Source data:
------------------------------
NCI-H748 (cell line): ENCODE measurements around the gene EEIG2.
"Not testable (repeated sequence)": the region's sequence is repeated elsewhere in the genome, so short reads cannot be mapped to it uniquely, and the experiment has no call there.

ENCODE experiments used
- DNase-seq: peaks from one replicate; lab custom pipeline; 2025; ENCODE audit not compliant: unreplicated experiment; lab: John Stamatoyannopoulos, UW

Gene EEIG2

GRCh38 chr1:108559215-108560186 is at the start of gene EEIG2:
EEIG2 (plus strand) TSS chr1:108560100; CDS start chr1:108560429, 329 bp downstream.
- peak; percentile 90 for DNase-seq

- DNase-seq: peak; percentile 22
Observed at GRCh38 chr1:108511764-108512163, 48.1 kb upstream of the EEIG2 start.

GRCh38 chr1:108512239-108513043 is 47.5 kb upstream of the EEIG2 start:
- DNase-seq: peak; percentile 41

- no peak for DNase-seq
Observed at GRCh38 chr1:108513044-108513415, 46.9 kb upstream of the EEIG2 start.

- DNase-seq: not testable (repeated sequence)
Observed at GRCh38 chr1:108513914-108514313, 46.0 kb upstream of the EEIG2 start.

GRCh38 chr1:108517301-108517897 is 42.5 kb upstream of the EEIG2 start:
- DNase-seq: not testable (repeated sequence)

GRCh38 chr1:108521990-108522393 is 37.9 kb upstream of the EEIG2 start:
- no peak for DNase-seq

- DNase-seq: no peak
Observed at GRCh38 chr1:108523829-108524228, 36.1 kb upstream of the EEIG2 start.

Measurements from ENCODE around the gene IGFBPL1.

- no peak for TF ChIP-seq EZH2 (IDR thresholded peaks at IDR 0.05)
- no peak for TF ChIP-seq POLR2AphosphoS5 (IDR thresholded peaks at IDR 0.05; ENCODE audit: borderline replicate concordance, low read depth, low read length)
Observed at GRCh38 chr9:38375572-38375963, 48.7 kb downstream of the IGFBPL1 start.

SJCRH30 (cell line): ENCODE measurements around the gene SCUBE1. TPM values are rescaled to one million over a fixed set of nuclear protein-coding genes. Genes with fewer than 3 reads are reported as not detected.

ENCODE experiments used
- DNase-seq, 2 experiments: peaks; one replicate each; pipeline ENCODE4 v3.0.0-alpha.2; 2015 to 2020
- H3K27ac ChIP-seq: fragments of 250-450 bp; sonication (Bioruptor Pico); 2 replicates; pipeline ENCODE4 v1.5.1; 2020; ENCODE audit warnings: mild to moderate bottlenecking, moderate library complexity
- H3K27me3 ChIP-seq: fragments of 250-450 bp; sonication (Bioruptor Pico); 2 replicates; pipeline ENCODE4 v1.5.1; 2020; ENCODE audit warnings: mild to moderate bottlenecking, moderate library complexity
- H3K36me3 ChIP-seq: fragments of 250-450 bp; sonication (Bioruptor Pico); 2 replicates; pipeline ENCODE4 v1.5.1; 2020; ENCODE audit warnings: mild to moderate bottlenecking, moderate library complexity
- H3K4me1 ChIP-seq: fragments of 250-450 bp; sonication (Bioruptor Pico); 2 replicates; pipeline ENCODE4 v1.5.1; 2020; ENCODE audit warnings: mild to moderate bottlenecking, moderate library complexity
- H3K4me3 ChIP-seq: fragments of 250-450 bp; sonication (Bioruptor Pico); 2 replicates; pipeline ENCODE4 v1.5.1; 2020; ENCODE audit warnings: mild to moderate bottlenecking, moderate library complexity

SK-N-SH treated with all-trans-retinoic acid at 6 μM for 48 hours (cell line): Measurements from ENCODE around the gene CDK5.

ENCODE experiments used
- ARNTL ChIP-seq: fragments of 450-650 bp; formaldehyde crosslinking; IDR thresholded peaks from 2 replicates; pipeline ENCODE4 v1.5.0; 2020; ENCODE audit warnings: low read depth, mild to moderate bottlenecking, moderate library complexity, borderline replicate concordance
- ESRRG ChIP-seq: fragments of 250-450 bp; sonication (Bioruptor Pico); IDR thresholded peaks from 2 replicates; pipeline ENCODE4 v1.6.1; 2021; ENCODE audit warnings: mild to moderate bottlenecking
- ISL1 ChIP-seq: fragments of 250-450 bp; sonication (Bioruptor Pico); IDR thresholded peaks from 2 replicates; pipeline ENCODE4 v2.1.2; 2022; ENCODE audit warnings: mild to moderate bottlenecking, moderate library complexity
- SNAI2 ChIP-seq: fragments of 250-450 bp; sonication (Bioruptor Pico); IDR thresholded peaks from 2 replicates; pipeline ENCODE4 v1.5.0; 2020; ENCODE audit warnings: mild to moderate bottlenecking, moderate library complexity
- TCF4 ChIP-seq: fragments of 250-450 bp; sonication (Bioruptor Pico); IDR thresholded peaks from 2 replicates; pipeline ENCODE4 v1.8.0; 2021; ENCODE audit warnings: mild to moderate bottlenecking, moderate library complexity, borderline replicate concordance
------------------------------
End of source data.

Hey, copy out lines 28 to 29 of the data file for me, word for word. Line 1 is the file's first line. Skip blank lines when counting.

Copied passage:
ENCODE experiments used
- DNase-seq, 2 experiments: peaks; one replicate each; pipeline ENCODE4 v3.0.0-alpha.2; 2015 to 2020